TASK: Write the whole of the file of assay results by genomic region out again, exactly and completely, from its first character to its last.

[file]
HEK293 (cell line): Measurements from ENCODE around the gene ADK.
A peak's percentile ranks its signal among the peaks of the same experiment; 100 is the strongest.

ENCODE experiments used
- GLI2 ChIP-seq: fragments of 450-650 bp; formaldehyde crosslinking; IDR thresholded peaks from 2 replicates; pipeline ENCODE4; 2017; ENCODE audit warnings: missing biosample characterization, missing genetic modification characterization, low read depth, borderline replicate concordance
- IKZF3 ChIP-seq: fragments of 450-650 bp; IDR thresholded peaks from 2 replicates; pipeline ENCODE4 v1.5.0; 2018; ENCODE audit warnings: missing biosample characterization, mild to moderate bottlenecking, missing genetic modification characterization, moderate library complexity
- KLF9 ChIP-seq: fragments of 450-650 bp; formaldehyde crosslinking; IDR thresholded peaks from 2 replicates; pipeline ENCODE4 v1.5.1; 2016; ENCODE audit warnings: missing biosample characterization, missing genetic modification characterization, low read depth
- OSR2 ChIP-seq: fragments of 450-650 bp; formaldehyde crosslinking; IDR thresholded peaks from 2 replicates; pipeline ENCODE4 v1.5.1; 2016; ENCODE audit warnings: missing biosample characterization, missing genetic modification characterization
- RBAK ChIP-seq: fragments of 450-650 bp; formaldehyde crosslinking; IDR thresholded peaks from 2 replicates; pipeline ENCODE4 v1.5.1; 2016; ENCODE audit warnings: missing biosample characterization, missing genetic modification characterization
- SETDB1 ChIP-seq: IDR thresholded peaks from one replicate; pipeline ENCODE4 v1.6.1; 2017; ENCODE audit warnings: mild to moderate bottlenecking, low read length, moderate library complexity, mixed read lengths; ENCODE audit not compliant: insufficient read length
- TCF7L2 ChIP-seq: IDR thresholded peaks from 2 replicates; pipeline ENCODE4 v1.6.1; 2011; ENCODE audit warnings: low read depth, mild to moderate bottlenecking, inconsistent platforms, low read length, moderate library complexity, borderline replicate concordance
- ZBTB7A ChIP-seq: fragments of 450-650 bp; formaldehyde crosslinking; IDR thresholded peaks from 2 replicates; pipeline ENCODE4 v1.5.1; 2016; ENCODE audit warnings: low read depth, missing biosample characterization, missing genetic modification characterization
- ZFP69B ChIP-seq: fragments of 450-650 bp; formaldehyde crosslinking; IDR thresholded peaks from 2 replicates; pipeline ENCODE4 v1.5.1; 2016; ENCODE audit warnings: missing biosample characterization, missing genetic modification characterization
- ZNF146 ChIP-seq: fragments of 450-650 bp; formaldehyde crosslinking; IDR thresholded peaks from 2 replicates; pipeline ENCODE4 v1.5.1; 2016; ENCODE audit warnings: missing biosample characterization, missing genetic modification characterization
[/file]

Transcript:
HEK293 (cell line): Measurements from ENCODE around the gene ADK.
A peak's percentile ranks its signal among the peaks of the same experiment; 100 is the strongest.

ENCODE experiments used
- GLI2 ChIP-seq: fragments of 450-650 bp; formaldehyde crosslinking; IDR thresholded peaks from 2 replicates; pipeline ENCODE4; 2017; ENCODE audit warnings: missing biosample characterization, missing genetic modification characterization, low read depth, borderline replicate concordance
- IKZF3 ChIP-seq: fragments of 450-650 bp; IDR thresholded peaks from 2 replicates; pipeline ENCODE4 v1.5.0; 2018; ENCODE audit warnings: missing biosample characterization, mild to moderate bottlenecking, missing genetic modification characterization, moderate library complexity
- KLF9 ChIP-seq: fragments of 450-650 bp; formaldehyde crosslinking; IDR thresholded peaks from 2 replicates; pipeline ENCODE4 v1.5.1; 2016; ENCODE audit warnings: missing biosample characterization, missing genetic modification characterization, low read depth
- OSR2 ChIP-seq: fragments of 450-650 bp; formaldehyde crosslinking; IDR thresholded peaks from 2 replicates; pipeline ENCODE4 v1.5.1; 2016; ENCODE audit warnings: missing biosample characterization, missing genetic modification characterization
- RBAK ChIP-seq: fragments of 450-650 bp; formaldehyde crosslinking; IDR thresholded peaks from 2 replicates; pipeline ENCODE4 v1.5.1; 2016; ENCODE audit warnings: missing biosample characterization, missing genetic modification characterization
- SETDB1 ChIP-seq: IDR thresholded peaks from one replicate; pipeline ENCODE4 v1.6.1; 2017; ENCODE audit warnings: mild to moderate bottlenecking, low read length, moderate library complexity, mixed read lengths; ENCODE audit not compliant: insufficient read length
- TCF7L2 ChIP-seq: IDR thresholded peaks from 2 replicates; pipeline ENCODE4 v1.6.1; 2011; ENCODE audit warnings: low read depth, mild to moderate bottlenecking, inconsistent platforms, low read length, moderate library complexity, borderline replicate concordance
- ZBTB7A ChIP-seq: fragments of 450-650 bp; formaldehyde crosslinking; IDR thresholded peaks from 2 replicates; pipeline ENCODE4 v1.5.1; 2016; ENCODE audit warnings: low read depth, missing biosample characterization, missing genetic modification characterization
- ZFP69B ChIP-seq: fragments of 450-650 bp; formaldehyde crosslinking; IDR thresholded peaks from 2 replicates; pipeline ENCODE4 v1.5.1; 2016; ENCODE audit warnings: missing biosample characterization, missing genetic modification characterization
- ZNF146 ChIP-seq: fragments of 450-650 bp; formaldehyde crosslinking; IDR thresholded peaks from 2 replicates; pipeline ENCODE4 v1.5.1; 2016; ENCODE audit warnings: missing biosample characterization, missing genetic modification characterization